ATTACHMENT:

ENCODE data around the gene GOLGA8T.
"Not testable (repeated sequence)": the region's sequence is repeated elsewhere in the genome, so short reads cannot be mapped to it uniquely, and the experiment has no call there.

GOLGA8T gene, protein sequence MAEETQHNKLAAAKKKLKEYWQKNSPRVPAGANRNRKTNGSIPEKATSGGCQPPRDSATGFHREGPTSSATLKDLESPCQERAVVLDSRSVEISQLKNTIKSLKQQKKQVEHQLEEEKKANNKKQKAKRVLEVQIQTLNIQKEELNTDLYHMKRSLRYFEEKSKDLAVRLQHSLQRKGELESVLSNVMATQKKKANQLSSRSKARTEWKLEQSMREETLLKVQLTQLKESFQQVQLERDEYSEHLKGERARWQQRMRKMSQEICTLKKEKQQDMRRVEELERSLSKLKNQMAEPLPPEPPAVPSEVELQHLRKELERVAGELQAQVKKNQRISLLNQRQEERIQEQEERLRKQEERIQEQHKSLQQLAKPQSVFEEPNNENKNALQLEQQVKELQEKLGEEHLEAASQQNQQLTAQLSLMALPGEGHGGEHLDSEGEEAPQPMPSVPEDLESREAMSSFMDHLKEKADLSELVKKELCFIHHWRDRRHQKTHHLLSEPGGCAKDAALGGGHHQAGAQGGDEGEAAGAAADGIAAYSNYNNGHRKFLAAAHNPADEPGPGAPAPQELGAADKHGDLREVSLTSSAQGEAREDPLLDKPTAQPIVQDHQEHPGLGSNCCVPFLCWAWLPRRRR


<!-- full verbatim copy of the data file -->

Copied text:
ENCODE data around the gene GOLGA8T.
"Not testable (repeated sequence)": the region's sequence is repeated elsewhere in the genome, so short reads cannot be mapped to it uniquely, and the experiment has no call there.

GOLGA8T gene, protein sequence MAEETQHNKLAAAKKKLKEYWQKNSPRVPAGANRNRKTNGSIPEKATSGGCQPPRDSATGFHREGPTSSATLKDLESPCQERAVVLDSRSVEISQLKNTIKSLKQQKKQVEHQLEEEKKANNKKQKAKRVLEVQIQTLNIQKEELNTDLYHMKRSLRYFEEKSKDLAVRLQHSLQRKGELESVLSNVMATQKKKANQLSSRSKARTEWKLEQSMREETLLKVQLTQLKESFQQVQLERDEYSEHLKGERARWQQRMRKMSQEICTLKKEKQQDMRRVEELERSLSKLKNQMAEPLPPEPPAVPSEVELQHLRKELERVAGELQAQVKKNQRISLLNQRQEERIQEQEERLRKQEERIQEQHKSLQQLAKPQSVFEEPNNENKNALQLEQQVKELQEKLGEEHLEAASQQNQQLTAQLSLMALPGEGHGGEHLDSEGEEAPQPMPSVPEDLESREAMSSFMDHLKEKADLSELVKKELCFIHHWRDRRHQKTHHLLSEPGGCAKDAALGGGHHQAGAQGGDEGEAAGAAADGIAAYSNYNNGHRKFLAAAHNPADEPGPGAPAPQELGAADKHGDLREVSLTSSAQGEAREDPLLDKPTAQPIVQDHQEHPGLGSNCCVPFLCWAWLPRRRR